Green-fingered children in Dubai could hold the key to a more sustainable future in the UAE as they get ready to bear the fruits of a successful organic farming programme.
The project, launched a few months back by The Arbor School, will mark World Environment Day on Friday, June 5.
It encourages children to consider the value of home-grown and locally sourced produce, rather than imported food.
Fruits and vegetables have been grown by pupils in a huge greenhouse on an eco-farm on the school grounds to teach the ecological processes involved in food production.
“The concept here is to go beyond a standard science lesson, allow the children to get their hands into the soil, really get back to nature and understand how their food is produced,” said Brett Girven, the school principal.
“It also allows us to connect with our community once we produce the food, placing it into our cafeteria, and then beyond that into composting.
“We want to ensure we are creating a perma-culture model, which is sustainable and doesn’t pump chemicals back into the system.”
The Arbor School, an ecological school in Al Furjan, launched the project in partnership with Emirates Bio Farm, the UAE’s largest private organic farm.
Farmers worked with school gardeners and ecologists to maximise food production in a purpose-built, energy-efficient, organic greenhouse alongside the school’s three larger biodomes.
The greenhouse is now home to the school’s first crop of organic fruit and vegetables, which have been planted by the children.
By December, more than half a ton of produce will be harvested and shared with the community with some expected to go on display at the school harvest fair.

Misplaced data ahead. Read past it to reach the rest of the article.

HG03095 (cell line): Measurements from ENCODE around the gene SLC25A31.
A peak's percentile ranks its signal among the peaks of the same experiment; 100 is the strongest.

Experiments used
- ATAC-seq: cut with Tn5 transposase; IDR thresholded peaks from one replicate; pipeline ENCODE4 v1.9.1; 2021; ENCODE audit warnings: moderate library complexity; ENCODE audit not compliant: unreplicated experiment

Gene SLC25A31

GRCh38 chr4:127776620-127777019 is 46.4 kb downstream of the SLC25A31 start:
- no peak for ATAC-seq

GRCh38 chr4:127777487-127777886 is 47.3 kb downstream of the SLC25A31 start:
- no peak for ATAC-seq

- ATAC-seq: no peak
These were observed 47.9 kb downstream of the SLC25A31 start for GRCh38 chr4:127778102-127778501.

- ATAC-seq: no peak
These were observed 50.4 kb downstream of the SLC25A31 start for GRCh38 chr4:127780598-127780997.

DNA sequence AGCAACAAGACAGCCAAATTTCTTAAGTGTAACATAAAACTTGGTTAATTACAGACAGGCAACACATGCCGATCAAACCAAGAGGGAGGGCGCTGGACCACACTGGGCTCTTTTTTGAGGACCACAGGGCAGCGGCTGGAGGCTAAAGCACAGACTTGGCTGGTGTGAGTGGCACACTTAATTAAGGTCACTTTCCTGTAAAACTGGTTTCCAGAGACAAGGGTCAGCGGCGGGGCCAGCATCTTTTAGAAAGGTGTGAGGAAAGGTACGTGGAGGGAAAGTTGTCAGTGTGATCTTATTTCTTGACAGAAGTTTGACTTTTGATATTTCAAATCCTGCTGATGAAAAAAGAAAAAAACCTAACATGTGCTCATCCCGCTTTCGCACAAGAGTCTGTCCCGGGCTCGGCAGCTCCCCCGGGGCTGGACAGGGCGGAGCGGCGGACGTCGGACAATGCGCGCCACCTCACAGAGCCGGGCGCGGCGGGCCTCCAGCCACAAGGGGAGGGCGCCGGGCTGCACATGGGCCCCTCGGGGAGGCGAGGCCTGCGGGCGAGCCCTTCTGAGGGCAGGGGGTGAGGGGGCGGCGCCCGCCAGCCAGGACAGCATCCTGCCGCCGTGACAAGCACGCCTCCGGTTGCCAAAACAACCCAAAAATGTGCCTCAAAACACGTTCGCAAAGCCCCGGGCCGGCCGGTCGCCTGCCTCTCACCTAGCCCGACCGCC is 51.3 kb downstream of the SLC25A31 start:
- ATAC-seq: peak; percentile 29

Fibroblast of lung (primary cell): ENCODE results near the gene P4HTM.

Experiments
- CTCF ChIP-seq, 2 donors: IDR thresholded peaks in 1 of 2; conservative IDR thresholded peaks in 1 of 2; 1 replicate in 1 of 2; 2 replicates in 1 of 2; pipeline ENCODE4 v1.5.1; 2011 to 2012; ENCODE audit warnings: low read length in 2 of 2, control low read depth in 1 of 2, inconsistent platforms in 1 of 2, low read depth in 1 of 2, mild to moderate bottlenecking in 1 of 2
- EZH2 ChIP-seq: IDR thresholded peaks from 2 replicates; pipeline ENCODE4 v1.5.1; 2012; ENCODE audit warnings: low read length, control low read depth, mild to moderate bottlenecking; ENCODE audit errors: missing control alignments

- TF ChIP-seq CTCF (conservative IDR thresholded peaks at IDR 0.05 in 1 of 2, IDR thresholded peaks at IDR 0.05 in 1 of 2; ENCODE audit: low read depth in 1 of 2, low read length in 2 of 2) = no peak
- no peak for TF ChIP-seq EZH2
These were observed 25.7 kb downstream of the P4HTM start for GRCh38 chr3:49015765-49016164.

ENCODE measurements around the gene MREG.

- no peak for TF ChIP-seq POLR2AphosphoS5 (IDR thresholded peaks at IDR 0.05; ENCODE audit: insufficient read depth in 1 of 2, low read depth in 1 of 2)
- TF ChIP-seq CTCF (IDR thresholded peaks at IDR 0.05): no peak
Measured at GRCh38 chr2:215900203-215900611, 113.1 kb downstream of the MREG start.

Growing in the greenhouse are cucumbers, peppers, lettuce, tomatoes, carrots, aubergines, grapes and the list goes on.
While in the biodomes, a selection of herbs are growing alongside tropical fruits like pineapples, lemons and jackfruits.
“We aim to teach children to question their impact on the planet and to assume their responsibility as stewards of the future in a profoundly interconnected world,” said Mr Girven.
“Environmental justice means ensuring we have enough for all, forever.
“We hope other schools will be inspired by this idea and take on similar concepts. It’s incredibly exciting and rewarding.”
The theme for the United Nations-backed World Environment Day 2020 is biodiversity.
Elsewhere in Dubai, the day will be marked with an exhibition to show biodiversity in the emirate and methods to protect the environment during the coronavirus pandemic.
The municipality will host a virtual art tour that will celebrate regional biodiversity and the need to protect it.
The project will display 60 painting of wildlife, plants and examples of municipality operations to protect air, water and soil from pollution and erosion.
According to online analysts SEMrush, the UAE is becoming more tuned into the need for environmental protection.
Between May 2019 and April 2020, researchers said the word “recycling” registered a 51 per cent increase in web searches than the previous year.
Historical searches were examined dating back to 2015 and also showed a 85 per cent increase in the use of the words “plastic in the ocean”.
“This historical data shows that this is not a passing phase,” said Olga Andrienko, head of global marketing at SEMrush.
“It has become an increasing concern that can support marketing efforts to encourage sustainable practices.”